Acclaimed songwriter Wayne Carson, a Grammy-winning member of the Nashville Songwriters Hall of Fame whose credits include the country-pop classic “Always on My Mind” and the Box Tops’ 1967 chart-topper “The Letter,” died Monday in Franklin, Tennessee. According to his wife, Wyndi Harp Head, Carson had been battling numerous health issues and was placed in hospice care about a month ago. He was 72.
Born Wayne Carson Head in Denver, he was often credited by the name Wayne Carson Thomspon as his parents, professional musicians Odie and Olivia Head, went by the stage names of Shorty and Sue Thompson. When the family moved to Springfield, Missouri, to work at KWTO Radio, the teenaged Carson was inspired by Merle Travis to learn guitar and to eventually begin writing songs. He moved to Nashville in 1962.
In 1966, a song that he penned, “Somebody Like Me,” was played for Eddy Arnold by RCA producer and label head Chet Atkins. Arnold liked the song but thought it was too short. He personally contacted Carson and asked him to pen an additional verse. The song would eventually reach Number One, becoming Carson’s first chart-topper. A string of successes quickly followed, including “The Letter,” which in addition to the Box Tops’ iconic version had been cut by a slew of other artists, including a memorable version by Joe Cocker. The song is among Rolling Stone‘s 500 Greatest Songs of All Time. In 1968, Carson’s composition “Who’s Julie” gave Mel Tillis his first Top Ten hit.
But it’s “Always on My Mind,” a song Carson reportedly wrote at his kitchen table in about 10 minutes, which would eventually earn him Grammy, CMA and ACM awards. After holding onto the song for a year, Carson turned it over to co-writers Johnny Christopher and Mark James and producer Chips Moman, who added a bridge to the composition. First recorded by R&B singer Gwen McCrae and a minor country hit for Brenda Lee, it was Elvis Presley’s emotional version, recorded as he was divorcing wife Priscilla, which reached the Top Twenty on both the pop and country charts. In 1982, three years after the song reached the Top Twenty again (by John Wesley Ryles), Willie Nelson scored both a Number One country hit and a Top Five pop single with his version. The Number One country song of the year would go on to be crowned CMA Single of the Year in 1982, CMA Song of the Year (in 1982 and 1983) and ACM Single of the Year, along with netting three Grammys. In 1987, “Always on My Mind” returned to the charts yet again, this time in an upbeat version by U.K. duo Pet Shop Boys. The song topped the U.K. chart and was a Top Five hit in the U.S.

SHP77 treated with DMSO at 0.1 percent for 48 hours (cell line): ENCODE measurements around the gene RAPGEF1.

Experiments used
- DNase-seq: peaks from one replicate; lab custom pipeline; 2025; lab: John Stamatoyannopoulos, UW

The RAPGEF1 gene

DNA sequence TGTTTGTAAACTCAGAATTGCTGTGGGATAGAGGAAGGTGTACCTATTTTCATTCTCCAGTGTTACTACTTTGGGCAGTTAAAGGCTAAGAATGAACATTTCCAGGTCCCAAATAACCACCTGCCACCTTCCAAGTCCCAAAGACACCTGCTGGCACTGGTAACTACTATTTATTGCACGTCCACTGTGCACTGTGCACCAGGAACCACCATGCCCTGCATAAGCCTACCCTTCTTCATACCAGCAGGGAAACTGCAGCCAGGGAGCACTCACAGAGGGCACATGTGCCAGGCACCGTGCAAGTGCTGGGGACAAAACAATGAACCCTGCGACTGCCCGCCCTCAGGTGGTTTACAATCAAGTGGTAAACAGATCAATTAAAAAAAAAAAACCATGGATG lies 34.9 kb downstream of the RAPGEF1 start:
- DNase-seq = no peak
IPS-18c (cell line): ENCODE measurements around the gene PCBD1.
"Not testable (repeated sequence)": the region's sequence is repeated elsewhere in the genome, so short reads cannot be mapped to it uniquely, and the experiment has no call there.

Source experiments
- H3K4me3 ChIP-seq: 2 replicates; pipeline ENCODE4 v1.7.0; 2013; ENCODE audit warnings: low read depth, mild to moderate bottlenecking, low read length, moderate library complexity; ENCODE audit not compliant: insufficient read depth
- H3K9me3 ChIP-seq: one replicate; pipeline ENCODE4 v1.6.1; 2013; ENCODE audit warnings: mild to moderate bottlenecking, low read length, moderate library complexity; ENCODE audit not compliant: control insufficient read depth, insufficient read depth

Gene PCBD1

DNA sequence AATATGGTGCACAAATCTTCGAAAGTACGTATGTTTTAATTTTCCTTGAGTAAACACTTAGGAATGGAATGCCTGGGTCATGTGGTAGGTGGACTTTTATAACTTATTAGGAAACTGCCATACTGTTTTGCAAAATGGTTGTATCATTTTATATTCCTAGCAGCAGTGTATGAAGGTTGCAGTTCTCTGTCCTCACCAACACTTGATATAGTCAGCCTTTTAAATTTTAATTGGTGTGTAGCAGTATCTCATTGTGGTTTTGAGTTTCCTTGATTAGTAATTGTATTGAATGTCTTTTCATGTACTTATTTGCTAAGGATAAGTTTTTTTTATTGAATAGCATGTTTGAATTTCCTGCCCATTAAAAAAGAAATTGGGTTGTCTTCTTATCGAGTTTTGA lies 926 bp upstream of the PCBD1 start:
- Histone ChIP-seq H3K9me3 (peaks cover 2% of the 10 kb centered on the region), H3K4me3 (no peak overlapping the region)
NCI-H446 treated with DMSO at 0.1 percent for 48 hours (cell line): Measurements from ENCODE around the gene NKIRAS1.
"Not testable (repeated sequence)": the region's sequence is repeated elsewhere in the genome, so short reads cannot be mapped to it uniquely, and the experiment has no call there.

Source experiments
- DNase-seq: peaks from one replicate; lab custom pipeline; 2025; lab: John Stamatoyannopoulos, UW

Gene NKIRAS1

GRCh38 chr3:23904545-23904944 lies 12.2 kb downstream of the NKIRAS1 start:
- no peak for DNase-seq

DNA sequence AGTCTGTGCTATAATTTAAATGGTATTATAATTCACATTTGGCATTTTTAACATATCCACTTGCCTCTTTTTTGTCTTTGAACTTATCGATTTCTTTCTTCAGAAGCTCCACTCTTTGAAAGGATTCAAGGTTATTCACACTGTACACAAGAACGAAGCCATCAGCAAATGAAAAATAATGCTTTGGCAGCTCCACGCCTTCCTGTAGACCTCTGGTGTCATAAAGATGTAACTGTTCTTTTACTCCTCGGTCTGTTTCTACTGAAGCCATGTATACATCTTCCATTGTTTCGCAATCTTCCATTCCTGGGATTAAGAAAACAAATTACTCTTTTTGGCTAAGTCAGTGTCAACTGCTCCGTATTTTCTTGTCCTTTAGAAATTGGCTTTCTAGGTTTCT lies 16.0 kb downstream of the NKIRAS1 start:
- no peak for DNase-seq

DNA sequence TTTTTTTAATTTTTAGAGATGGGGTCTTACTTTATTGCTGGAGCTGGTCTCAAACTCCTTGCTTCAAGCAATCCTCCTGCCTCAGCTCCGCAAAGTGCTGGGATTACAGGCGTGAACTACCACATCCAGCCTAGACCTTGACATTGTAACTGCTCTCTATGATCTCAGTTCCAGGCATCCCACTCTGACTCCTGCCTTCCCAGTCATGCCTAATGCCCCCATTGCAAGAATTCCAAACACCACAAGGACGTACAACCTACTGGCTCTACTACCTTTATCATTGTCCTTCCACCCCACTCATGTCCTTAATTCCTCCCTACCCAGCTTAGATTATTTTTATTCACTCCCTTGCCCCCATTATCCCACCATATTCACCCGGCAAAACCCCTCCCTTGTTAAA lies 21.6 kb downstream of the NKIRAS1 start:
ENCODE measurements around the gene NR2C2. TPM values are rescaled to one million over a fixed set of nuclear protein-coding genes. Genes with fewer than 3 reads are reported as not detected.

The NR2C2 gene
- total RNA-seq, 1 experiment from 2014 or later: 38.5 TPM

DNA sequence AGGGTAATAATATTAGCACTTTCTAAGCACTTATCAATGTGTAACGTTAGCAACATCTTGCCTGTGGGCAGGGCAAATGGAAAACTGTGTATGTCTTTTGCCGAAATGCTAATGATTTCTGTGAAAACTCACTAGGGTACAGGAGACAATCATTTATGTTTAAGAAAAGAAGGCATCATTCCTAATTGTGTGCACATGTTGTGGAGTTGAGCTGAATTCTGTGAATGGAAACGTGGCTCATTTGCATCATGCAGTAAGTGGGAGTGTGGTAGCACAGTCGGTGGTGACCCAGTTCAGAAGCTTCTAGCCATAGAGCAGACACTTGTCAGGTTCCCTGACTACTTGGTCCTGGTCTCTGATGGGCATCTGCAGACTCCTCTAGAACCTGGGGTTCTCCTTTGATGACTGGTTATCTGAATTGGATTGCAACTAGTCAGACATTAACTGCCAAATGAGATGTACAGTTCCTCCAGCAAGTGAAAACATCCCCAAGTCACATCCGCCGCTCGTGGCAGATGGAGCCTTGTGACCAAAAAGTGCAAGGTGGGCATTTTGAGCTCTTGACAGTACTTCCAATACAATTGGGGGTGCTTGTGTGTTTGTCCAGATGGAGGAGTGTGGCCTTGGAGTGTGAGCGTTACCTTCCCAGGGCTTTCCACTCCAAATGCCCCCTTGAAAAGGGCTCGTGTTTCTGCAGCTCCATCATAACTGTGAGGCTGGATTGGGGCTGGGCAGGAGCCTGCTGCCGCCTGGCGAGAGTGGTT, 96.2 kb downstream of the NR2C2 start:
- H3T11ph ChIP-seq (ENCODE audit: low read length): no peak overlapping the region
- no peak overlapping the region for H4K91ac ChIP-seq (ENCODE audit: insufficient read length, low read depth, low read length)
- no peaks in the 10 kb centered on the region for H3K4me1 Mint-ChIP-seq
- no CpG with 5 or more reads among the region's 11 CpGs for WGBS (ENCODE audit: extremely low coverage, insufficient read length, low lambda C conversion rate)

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Carson’s wonderfully titled “She’s Actin’ Single (I’m Drinkin’ Doubles)” became a Top Ten hit in 1975 for Gary Stewart and was later cut by Wade Hayes. Other artists who would cover his songs include Conway Twitty, Johnny Paycheck, B.J. Thomas, Ray Price, Waylon Jennings, Shelby Lynne, the Beach Boys and Tina Turner. He was inducted into the Nashville Songwriters Hall of Fame in 1997.